Sunday, June 01, 2008

How much C02 per kilo of human flesh ....

There are many studies which show that livestock is a major contributor to greenhouse gas emissions (from CO2 and Methane to Nitrous Oxide) and that our diet impacts emissions.

According to ABC News, Gidon Eshel and Pamela Martin concluded that the average "American diet is responsible for an additional ton-and-a-half of greenhouse gas emissions a year from each of us".

I mention this because I'm a little overweight (a bit of a porker is the polite term) and that additional mass I carry is a consequence of unnecessary carbon emissions (i.e. food I didn't need to eat). My additions however are nothing compared to the Greenpeace wearing Kraken I witnessed hauling himself out of a Land Rover in Tonbridge today. I couldn't work out which caused more damage: the SUV, the extraneous mass or a combination of both. Was the t-shirt ironic?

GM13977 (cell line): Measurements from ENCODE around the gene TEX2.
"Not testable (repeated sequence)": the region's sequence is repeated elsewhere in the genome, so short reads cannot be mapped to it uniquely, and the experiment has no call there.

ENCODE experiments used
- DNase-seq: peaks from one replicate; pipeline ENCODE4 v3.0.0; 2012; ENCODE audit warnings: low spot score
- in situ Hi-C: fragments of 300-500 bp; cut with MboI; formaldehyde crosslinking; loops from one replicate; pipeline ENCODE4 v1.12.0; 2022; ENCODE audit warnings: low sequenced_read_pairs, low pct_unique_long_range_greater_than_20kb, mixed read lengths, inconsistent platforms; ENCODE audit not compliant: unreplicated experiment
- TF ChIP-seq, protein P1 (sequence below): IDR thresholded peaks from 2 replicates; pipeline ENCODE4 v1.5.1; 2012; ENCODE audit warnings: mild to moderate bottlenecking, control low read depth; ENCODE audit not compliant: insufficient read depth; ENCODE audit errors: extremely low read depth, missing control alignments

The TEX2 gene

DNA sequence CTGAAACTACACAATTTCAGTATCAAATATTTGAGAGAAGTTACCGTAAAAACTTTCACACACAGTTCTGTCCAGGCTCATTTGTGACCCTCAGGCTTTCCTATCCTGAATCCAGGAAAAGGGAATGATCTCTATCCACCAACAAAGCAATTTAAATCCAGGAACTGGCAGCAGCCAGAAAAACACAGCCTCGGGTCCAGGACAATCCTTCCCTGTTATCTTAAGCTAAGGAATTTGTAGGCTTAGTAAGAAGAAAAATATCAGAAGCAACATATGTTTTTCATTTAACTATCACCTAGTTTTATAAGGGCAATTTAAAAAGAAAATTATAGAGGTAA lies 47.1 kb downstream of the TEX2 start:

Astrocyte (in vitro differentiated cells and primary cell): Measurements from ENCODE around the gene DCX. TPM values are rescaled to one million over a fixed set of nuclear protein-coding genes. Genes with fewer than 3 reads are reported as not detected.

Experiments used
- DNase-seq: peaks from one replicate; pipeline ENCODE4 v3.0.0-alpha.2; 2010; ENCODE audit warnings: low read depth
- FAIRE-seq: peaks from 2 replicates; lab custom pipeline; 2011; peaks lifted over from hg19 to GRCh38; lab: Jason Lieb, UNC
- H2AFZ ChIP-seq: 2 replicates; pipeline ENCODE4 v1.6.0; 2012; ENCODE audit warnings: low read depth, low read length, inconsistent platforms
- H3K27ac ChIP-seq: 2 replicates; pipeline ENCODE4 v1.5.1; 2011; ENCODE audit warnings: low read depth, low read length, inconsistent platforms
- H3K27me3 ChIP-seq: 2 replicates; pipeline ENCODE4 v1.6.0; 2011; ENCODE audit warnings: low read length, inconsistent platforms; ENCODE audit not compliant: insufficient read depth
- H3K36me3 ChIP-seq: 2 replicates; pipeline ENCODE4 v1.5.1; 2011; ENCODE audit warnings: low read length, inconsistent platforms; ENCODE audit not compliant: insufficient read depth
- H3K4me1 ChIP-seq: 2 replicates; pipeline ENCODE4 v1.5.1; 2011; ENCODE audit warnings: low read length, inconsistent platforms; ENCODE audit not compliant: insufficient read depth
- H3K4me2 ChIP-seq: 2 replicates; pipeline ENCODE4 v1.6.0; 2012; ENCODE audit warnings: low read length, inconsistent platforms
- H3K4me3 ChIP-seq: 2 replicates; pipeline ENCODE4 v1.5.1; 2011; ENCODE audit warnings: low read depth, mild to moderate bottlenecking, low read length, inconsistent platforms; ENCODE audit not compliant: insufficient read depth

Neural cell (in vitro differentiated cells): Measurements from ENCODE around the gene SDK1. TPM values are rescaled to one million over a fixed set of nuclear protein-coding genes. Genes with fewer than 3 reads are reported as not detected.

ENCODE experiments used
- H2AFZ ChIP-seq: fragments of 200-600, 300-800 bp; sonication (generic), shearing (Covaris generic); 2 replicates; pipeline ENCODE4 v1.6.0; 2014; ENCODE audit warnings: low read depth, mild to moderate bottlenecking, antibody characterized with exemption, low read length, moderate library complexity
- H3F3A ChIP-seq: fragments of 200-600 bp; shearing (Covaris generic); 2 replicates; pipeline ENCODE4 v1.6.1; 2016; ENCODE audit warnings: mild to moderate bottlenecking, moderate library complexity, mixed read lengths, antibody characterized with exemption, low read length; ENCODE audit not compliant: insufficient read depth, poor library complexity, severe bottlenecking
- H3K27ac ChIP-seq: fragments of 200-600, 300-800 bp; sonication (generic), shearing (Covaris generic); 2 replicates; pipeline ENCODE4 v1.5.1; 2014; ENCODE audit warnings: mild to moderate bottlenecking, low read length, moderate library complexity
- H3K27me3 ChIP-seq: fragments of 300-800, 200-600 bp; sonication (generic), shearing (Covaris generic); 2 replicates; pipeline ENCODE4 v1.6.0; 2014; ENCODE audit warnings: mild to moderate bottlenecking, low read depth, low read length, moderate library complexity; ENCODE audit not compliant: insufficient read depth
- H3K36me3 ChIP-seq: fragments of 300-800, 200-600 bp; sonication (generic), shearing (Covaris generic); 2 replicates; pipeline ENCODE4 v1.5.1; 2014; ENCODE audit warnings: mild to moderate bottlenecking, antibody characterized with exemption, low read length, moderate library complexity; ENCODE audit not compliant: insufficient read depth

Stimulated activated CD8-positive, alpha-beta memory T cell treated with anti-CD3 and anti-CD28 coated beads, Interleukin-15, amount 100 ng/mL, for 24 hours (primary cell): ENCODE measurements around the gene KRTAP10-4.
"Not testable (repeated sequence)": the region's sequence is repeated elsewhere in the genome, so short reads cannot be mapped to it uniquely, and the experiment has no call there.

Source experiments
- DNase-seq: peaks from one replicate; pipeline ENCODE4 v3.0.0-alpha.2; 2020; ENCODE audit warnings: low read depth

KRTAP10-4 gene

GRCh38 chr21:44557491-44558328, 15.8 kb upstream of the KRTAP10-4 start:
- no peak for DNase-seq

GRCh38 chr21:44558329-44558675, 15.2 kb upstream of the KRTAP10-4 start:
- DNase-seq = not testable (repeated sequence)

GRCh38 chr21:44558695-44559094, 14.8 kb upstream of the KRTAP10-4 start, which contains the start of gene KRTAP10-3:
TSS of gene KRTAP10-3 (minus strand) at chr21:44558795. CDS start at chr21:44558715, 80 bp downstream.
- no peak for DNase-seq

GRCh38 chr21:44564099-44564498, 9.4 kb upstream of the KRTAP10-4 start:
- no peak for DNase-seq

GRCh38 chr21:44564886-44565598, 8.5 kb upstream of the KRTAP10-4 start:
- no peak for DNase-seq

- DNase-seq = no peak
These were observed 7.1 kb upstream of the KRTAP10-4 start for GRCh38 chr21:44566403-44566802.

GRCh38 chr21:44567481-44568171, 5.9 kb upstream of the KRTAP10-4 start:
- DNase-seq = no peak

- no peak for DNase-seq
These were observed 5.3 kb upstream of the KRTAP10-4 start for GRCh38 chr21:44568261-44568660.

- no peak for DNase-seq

Anyway for reasons of vanity I've decided to do something about my additional mass. Having caused environmental damage gaining it, I'd rather minimise the environmental cost of removing it. Whilst one obvious option is to spend time down the gym, I was wondering whether anyone has done a study of how much additional co2 such pointless exercise causes. I say pointless because there are usually no additional benefits to gym exercise other than the exercise itself.

What I'm looking for is exercise with some form of point, such as an allotment or forestry work or volunteer gardening. However, I'd still be interested to know what each kilo of my additional mass means in unnecessary and unsociable environmental damage caused.